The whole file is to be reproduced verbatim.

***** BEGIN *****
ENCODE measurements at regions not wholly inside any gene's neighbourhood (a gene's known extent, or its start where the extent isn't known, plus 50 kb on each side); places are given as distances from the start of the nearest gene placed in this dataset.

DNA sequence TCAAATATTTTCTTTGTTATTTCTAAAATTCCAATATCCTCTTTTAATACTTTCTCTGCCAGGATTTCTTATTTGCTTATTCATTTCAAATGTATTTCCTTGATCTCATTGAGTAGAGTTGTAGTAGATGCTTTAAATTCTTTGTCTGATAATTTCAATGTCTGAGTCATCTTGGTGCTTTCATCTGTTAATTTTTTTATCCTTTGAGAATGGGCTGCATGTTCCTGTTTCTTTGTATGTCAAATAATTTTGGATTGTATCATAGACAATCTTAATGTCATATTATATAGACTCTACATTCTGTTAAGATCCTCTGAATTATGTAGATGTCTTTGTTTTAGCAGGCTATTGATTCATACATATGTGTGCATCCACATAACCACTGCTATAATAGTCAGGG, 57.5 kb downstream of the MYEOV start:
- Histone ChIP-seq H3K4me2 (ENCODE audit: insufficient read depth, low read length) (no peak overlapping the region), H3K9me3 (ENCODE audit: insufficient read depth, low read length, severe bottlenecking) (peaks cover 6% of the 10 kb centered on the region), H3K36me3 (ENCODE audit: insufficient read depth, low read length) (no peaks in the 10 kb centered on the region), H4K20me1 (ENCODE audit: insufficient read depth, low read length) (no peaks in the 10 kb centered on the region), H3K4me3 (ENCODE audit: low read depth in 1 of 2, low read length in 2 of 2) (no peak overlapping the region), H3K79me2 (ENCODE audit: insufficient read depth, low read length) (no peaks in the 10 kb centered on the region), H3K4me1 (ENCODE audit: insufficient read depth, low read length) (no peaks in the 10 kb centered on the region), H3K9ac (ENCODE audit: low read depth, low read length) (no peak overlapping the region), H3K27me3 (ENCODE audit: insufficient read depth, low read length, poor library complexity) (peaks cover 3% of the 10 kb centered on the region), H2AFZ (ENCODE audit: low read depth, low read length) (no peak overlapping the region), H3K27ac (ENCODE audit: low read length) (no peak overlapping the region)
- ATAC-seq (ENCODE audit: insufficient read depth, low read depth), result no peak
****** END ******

ENCODE measurements at regions not wholly inside any gene's neighbourhood (a gene's known extent, or its start where the extent isn't known, plus 50 kb on each side); places are given as distances from the start of the nearest gene placed in this dataset.

DNA sequence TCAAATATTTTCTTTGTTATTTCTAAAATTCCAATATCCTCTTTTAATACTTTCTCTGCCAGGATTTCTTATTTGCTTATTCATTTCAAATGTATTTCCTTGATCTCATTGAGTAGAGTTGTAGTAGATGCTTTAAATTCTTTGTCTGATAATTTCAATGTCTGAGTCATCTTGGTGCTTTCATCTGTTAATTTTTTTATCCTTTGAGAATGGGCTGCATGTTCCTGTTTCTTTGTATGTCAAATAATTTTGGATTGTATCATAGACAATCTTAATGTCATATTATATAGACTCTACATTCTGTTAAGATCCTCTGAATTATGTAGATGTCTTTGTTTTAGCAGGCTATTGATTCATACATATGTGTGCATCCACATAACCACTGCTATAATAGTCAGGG, 57.5 kb downstream of the MYEOV start:
- Histone ChIP-seq H3K4me2 (ENCODE audit: insufficient read depth, low read length) (no peak overlapping the region), H3K9me3 (ENCODE audit: insufficient read depth, low read length, severe bottlenecking) (peaks cover 6% of the 10 kb centered on the region), H3K36me3 (ENCODE audit: insufficient read depth, low read length) (no peaks in the 10 kb centered on the region), H4K20me1 (ENCODE audit: insufficient read depth, low read length) (no peaks in the 10 kb centered on the region), H3K4me3 (ENCODE audit: low read depth in 1 of 2, low read length in 2 of 2) (no peak overlapping the region), H3K79me2 (ENCODE audit: insufficient read depth, low read length) (no peaks in the 10 kb centered on the region), H3K4me1 (ENCODE audit: insufficient read depth, low read length) (no peaks in the 10 kb centered on the region), H3K9ac (ENCODE audit: low read depth, low read length) (no peak overlapping the region), H3K27me3 (ENCODE audit: insufficient read depth, low read length, poor library complexity) (peaks cover 3% of the 10 kb centered on the region), H2AFZ (ENCODE audit: low read depth, low read length) (no peak overlapping the region), H3K27ac (ENCODE audit: low read length) (no peak overlapping the region)
- ATAC-seq (ENCODE audit: insufficient read depth, low read depth), result no peak